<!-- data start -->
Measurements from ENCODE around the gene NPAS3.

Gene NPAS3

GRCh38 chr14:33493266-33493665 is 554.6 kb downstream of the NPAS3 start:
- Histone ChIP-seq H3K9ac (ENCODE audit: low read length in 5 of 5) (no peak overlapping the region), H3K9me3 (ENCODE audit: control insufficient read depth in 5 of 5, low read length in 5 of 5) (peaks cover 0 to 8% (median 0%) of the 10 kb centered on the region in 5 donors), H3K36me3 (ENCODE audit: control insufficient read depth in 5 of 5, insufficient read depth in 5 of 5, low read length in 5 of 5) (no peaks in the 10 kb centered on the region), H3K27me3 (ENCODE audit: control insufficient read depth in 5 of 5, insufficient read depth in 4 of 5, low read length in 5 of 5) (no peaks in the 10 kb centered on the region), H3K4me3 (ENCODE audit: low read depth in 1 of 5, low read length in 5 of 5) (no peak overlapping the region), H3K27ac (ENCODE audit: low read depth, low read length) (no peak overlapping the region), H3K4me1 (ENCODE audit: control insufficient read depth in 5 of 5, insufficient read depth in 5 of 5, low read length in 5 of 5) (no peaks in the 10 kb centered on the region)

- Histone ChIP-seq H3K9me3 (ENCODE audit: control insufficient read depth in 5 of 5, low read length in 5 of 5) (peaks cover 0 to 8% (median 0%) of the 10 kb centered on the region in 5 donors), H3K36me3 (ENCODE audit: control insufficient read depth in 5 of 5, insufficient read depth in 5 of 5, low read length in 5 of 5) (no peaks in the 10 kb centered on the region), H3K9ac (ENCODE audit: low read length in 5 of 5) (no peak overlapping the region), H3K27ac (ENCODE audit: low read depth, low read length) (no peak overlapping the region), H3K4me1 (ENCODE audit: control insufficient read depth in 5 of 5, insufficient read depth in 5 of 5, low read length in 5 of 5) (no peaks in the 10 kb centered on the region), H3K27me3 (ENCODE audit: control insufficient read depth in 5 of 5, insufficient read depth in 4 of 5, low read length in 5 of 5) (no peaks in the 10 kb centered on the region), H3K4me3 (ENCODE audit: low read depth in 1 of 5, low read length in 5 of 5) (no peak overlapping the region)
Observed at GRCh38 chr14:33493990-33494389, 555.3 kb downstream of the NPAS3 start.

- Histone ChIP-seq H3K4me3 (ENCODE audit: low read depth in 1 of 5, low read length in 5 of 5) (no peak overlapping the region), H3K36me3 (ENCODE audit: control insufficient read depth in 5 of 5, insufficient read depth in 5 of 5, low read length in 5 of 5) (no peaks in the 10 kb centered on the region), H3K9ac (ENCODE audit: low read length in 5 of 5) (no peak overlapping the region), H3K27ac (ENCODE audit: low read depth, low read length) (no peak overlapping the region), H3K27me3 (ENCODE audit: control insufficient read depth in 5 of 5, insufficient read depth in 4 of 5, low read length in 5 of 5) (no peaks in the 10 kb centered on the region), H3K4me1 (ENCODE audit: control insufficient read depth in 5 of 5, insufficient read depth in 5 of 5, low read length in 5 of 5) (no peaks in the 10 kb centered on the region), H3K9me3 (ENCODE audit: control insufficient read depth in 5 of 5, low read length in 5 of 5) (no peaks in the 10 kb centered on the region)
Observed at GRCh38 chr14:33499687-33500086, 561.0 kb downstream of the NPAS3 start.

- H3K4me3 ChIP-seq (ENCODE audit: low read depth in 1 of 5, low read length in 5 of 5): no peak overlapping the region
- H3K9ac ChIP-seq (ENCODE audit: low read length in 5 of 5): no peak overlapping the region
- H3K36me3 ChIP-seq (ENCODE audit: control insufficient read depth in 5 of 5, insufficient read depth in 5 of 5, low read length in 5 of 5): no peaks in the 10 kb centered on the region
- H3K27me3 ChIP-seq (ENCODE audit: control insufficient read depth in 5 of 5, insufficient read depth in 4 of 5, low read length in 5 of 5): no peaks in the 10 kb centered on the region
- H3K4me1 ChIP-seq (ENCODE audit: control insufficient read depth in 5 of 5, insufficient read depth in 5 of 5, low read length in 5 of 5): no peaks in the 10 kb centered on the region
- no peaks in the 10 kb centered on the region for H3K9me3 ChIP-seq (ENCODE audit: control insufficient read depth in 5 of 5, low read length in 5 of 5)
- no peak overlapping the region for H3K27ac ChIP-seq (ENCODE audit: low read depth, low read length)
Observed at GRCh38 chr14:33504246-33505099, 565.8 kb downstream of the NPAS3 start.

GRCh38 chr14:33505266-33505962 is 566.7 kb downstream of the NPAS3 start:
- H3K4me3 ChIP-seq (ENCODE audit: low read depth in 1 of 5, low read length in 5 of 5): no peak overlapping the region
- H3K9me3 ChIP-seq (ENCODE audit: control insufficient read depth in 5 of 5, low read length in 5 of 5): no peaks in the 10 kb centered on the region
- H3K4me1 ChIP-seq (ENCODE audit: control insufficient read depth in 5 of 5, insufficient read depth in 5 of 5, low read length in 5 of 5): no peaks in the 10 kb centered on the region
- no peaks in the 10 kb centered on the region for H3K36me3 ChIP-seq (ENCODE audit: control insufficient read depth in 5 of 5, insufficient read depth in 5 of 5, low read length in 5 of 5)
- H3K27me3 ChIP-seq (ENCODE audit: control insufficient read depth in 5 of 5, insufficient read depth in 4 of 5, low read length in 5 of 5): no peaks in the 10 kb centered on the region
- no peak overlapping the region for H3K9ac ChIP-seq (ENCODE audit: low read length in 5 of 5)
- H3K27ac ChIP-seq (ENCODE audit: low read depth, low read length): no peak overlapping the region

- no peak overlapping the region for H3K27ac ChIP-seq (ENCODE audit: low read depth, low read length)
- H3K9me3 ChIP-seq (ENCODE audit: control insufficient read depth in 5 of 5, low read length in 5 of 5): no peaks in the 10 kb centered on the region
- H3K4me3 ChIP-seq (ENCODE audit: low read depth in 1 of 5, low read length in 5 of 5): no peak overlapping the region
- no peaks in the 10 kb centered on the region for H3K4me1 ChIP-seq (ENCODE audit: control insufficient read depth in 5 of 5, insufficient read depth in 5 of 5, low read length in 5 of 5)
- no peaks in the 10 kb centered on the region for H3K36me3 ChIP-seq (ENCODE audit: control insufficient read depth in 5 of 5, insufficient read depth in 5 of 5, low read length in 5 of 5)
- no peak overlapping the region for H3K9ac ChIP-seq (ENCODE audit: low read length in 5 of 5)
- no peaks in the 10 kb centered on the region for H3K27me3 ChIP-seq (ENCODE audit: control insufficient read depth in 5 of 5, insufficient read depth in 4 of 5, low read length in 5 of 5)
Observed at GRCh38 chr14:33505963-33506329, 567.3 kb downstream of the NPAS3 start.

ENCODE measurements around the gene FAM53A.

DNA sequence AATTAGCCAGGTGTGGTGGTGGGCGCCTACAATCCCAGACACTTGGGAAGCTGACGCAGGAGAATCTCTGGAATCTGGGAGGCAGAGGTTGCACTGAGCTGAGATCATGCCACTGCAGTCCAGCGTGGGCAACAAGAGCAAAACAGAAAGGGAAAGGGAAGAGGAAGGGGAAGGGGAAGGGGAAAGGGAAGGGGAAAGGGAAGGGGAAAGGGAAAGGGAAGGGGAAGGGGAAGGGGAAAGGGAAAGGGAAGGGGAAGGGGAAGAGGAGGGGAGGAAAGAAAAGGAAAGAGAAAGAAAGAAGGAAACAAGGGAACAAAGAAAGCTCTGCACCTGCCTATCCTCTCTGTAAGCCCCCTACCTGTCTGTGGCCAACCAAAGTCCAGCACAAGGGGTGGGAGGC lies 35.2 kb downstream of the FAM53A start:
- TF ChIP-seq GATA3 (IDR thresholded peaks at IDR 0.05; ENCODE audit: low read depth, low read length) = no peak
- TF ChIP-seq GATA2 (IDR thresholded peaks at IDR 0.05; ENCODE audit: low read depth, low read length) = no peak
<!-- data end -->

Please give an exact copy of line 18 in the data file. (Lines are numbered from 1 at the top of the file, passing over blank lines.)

- H3K4me3 ChIP-seq (ENCODE audit: low read depth in 1 of 5, low read length in 5 of 5): no peak overlapping the region